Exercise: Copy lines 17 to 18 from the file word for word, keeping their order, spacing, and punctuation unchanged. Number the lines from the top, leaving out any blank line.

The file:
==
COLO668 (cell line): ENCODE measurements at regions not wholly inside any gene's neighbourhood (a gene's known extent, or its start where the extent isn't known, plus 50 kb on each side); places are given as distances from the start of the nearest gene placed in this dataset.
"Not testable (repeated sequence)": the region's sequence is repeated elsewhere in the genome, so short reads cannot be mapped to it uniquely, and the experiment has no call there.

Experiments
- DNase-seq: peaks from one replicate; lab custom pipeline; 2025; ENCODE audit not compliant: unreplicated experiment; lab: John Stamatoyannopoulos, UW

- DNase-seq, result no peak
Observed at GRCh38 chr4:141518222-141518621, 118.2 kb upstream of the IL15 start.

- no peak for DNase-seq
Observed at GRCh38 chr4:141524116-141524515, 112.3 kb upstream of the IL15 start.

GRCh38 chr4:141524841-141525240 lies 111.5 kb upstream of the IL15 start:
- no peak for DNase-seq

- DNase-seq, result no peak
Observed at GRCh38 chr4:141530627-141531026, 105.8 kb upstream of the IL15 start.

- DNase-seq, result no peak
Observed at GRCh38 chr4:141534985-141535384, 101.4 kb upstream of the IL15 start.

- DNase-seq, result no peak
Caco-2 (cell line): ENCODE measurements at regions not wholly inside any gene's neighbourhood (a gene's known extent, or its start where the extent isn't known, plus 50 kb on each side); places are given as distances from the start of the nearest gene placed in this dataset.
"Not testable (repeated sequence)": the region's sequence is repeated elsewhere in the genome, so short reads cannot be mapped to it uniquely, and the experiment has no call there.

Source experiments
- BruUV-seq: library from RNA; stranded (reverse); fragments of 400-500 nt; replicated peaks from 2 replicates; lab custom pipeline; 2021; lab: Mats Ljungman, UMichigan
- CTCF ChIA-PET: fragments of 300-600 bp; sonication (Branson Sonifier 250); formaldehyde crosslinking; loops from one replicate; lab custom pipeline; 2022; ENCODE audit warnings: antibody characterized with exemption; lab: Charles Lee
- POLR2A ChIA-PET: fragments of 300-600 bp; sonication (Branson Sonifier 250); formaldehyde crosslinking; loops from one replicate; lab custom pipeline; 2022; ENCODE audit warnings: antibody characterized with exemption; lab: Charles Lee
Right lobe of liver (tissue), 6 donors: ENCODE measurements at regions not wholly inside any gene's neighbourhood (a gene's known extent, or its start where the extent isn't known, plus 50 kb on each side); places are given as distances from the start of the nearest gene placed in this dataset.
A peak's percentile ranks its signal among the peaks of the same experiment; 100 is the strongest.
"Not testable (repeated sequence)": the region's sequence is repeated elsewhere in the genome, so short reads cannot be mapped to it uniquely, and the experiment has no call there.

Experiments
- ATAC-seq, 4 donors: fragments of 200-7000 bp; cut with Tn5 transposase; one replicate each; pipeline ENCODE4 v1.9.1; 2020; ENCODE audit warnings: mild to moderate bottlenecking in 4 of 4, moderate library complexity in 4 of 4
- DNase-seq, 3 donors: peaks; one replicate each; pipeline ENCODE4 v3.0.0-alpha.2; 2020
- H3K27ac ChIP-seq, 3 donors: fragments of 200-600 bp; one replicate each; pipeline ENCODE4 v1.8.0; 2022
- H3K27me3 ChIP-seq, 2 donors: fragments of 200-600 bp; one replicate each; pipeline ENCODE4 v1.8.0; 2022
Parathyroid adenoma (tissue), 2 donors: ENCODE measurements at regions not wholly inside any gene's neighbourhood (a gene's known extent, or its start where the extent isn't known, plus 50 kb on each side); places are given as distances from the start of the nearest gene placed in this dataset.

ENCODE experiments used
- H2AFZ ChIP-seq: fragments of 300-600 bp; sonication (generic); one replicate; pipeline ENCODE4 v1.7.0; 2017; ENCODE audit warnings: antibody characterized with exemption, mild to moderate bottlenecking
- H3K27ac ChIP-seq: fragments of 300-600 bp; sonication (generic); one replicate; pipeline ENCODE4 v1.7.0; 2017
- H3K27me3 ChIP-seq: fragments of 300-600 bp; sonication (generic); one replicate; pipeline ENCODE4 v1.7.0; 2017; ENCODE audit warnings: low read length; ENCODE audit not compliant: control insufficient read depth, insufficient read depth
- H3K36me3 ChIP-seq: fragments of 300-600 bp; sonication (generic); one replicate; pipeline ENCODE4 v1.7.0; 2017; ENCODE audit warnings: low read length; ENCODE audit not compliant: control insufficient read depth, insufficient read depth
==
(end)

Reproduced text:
"Not testable (repeated sequence)": the region's sequence is repeated elsewhere in the genome, so short reads cannot be mapped to it uniquely, and the experiment has no call there.

Source experiments